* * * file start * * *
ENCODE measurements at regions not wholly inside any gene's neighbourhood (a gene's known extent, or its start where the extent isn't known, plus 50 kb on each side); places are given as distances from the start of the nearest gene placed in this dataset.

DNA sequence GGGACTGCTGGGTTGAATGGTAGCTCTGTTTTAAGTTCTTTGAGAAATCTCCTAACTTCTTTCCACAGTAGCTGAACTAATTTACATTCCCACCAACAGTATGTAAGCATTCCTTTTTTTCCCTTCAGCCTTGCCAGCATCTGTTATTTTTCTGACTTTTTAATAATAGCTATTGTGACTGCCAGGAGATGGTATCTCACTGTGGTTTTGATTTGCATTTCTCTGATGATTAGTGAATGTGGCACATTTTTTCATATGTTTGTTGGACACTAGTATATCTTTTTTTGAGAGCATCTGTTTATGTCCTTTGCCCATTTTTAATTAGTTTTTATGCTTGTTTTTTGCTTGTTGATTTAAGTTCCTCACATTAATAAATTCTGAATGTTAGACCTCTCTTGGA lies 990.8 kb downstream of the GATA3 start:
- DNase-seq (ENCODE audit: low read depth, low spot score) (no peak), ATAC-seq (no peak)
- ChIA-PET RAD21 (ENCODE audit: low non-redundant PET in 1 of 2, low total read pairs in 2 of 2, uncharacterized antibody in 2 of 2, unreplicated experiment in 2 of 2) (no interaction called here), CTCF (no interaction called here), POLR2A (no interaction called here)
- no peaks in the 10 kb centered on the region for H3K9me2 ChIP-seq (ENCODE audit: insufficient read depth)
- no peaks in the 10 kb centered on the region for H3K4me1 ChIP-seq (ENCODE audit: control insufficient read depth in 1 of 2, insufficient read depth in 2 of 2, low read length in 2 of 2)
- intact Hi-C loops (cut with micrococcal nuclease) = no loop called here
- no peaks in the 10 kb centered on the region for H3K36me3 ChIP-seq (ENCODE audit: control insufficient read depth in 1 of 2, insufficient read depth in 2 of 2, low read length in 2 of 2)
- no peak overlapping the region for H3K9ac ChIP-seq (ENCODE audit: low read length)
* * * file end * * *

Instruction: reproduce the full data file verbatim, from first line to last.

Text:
ENCODE measurements at regions not wholly inside any gene's neighbourhood (a gene's known extent, or its start where the extent isn't known, plus 50 kb on each side); places are given as distances from the start of the nearest gene placed in this dataset.

DNA sequence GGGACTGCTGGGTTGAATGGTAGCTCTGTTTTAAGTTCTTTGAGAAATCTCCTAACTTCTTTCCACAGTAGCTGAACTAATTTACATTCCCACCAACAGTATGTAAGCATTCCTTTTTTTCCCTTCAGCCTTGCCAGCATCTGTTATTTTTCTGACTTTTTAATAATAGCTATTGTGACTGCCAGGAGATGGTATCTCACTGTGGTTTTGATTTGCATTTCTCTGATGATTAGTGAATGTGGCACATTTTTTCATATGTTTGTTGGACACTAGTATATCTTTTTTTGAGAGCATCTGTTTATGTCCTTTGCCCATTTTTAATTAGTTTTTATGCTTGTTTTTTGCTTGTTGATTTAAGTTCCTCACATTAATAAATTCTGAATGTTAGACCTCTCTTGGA lies 990.8 kb downstream of the GATA3 start:
- DNase-seq (ENCODE audit: low read depth, low spot score) (no peak), ATAC-seq (no peak)
- ChIA-PET RAD21 (ENCODE audit: low non-redundant PET in 1 of 2, low total read pairs in 2 of 2, uncharacterized antibody in 2 of 2, unreplicated experiment in 2 of 2) (no interaction called here), CTCF (no interaction called here), POLR2A (no interaction called here)
- no peaks in the 10 kb centered on the region for H3K9me2 ChIP-seq (ENCODE audit: insufficient read depth)
- no peaks in the 10 kb centered on the region for H3K4me1 ChIP-seq (ENCODE audit: control insufficient read depth in 1 of 2, insufficient read depth in 2 of 2, low read length in 2 of 2)
- intact Hi-C loops (cut with micrococcal nuclease) = no loop called here
- no peaks in the 10 kb centered on the region for H3K36me3 ChIP-seq (ENCODE audit: control insufficient read depth in 1 of 2, insufficient read depth in 2 of 2, low read length in 2 of 2)
- no peak overlapping the region for H3K9ac ChIP-seq (ENCODE audit: low read length)